• Important business apps require consistent performance that your network can't provide. Many businesses are investing in digital transformation initiatives, like deploying new Internet of Things (IoT) apps on factory floors or digital kiosks at retail sites. But too often, those initiatives don't pay off as expected. Maintenance costs aren't really going down. Retail sales conversions are flat or even declining. Often, the problem is that new digital apps require a consistent baseline level of performance that the network can't maintain. So, the benefits of these initiatives end up being far slower to materialize, or-in particularly egregious cases-new tools get abandoned because the user experience is so frustrating.
  • Unpredictable high-volume traffic flows are overwhelming transactional flows. Along the same lines, innovative businesses are expanding their use of machine learning and artificial intelligence to fuel real-time analytics and automated decision-making. But "real-time" here is key; if a real-time data stream gets backed up, you can see all sorts of unexpected behavior in higher-level applications. Often, businesses attempt to solve this problem by adding bandwidth. But this isn't a bandwidth issue; most real-time data flows are relatively small. The problem is, they're getting overwhelmed by occasional high-volume flows (like large file transfers), and a fatter pipe won't help.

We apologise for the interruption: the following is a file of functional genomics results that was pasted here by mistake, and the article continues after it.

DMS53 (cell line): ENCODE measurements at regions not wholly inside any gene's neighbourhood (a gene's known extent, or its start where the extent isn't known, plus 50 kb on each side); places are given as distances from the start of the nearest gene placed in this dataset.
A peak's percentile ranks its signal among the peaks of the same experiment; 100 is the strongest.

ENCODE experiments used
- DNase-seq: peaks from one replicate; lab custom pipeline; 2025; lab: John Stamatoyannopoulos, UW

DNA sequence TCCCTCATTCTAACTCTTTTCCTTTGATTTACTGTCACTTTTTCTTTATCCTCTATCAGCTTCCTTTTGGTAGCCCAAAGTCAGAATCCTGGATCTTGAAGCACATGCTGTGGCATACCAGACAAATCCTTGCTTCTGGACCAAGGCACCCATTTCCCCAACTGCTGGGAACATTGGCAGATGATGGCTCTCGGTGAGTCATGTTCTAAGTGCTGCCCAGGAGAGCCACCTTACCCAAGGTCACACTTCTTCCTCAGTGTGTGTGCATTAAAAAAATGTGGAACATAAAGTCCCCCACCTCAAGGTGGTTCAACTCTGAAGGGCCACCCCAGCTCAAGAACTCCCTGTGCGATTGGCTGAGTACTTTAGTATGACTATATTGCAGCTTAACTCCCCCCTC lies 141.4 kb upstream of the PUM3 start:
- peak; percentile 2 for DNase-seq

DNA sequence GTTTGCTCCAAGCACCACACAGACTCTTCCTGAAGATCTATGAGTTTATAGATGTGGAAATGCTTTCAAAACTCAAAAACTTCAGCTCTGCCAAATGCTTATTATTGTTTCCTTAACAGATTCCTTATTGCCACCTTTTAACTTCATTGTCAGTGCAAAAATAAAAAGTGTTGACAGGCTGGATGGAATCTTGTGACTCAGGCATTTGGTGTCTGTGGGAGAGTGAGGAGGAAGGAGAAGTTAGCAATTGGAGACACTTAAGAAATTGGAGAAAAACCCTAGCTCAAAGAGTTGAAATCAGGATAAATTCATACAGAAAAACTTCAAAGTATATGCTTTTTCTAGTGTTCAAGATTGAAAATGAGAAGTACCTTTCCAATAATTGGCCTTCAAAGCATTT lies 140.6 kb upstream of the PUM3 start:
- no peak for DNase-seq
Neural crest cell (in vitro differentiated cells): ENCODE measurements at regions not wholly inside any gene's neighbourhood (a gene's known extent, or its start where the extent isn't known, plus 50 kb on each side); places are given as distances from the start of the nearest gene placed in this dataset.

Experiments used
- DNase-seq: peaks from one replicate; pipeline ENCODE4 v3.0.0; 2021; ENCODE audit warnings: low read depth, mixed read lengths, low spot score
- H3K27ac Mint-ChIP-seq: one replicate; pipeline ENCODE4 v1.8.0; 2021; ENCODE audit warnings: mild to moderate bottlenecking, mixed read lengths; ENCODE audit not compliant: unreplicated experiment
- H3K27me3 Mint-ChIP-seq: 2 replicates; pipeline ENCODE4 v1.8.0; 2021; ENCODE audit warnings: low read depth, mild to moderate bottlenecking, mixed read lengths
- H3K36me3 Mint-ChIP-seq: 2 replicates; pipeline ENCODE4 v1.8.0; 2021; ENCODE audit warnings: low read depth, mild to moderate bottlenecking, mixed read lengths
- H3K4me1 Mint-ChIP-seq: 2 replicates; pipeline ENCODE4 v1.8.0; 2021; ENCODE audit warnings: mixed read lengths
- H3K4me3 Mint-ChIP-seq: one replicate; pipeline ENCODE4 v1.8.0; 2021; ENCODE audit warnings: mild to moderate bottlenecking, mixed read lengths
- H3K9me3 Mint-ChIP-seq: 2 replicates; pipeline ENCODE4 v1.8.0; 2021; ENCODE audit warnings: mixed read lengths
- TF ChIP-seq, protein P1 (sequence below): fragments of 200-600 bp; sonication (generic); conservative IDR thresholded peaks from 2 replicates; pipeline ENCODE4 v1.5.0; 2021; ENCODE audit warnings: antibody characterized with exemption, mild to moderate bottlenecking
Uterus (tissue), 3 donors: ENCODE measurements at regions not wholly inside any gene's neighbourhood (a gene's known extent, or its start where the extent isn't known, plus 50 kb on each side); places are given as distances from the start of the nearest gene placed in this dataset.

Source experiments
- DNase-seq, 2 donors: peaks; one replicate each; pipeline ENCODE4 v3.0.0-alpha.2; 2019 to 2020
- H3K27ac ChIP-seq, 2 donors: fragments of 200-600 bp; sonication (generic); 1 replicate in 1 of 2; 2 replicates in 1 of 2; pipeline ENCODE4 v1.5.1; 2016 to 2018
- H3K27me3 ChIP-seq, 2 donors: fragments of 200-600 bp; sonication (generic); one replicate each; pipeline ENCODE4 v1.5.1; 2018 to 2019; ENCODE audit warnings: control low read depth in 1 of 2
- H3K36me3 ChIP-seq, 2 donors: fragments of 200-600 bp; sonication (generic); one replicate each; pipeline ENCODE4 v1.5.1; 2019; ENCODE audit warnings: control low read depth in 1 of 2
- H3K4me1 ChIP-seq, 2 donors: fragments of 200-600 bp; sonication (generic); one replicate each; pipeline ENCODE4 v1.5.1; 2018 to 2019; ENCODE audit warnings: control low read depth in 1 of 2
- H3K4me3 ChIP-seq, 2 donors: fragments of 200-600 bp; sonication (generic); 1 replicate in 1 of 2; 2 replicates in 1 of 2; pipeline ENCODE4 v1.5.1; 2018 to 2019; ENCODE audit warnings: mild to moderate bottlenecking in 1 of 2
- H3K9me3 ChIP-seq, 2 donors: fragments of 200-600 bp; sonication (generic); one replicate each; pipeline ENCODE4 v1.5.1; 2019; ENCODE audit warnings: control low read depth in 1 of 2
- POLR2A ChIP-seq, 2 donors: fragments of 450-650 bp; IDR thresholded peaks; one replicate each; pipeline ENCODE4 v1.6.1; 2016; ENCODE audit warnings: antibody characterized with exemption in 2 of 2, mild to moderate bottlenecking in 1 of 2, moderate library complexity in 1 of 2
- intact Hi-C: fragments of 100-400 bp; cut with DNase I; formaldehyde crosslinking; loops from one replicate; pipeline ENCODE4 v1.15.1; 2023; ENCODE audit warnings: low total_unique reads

Reimagining the WAN

These are all serious issues, and you're likely to see more of them as you rely on apps to run more aspects of your business. Making matters worse, in most cases, adding more bandwidth-the first approach many enterprises employ-won't help. Because the answer to these problems isn't adding more capacity; it's adding more intelligence.